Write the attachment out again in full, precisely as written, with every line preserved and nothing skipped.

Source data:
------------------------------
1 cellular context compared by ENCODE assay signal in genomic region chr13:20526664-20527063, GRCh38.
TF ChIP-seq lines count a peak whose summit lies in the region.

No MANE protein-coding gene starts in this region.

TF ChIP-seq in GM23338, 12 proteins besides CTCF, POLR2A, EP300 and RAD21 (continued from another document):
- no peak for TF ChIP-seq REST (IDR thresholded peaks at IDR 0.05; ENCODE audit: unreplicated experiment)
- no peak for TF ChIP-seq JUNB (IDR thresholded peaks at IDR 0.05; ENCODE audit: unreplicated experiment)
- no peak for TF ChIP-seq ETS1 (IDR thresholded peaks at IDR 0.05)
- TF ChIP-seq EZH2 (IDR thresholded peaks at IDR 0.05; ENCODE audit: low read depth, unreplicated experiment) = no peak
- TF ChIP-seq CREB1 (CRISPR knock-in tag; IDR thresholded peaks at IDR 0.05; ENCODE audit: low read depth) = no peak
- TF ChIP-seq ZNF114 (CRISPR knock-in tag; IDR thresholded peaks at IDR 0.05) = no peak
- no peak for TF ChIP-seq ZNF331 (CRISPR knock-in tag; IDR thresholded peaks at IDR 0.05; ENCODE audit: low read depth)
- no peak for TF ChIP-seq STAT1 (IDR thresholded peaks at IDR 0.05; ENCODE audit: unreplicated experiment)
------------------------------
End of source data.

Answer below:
1 cellular context compared by ENCODE assay signal in genomic region chr13:20526664-20527063, GRCh38.
TF ChIP-seq lines count a peak whose summit lies in the region.

No MANE protein-coding gene starts in this region.

TF ChIP-seq in GM23338, 12 proteins besides CTCF, POLR2A, EP300 and RAD21 (continued from another document):
- no peak for TF ChIP-seq REST (IDR thresholded peaks at IDR 0.05; ENCODE audit: unreplicated experiment)
- no peak for TF ChIP-seq JUNB (IDR thresholded peaks at IDR 0.05; ENCODE audit: unreplicated experiment)
- no peak for TF ChIP-seq ETS1 (IDR thresholded peaks at IDR 0.05)
- TF ChIP-seq EZH2 (IDR thresholded peaks at IDR 0.05; ENCODE audit: low read depth, unreplicated experiment) = no peak
- TF ChIP-seq CREB1 (CRISPR knock-in tag; IDR thresholded peaks at IDR 0.05; ENCODE audit: low read depth) = no peak
- TF ChIP-seq ZNF114 (CRISPR knock-in tag; IDR thresholded peaks at IDR 0.05) = no peak
- no peak for TF ChIP-seq ZNF331 (CRISPR knock-in tag; IDR thresholded peaks at IDR 0.05; ENCODE audit: low read depth)
- no peak for TF ChIP-seq STAT1 (IDR thresholded peaks at IDR 0.05; ENCODE audit: unreplicated experiment)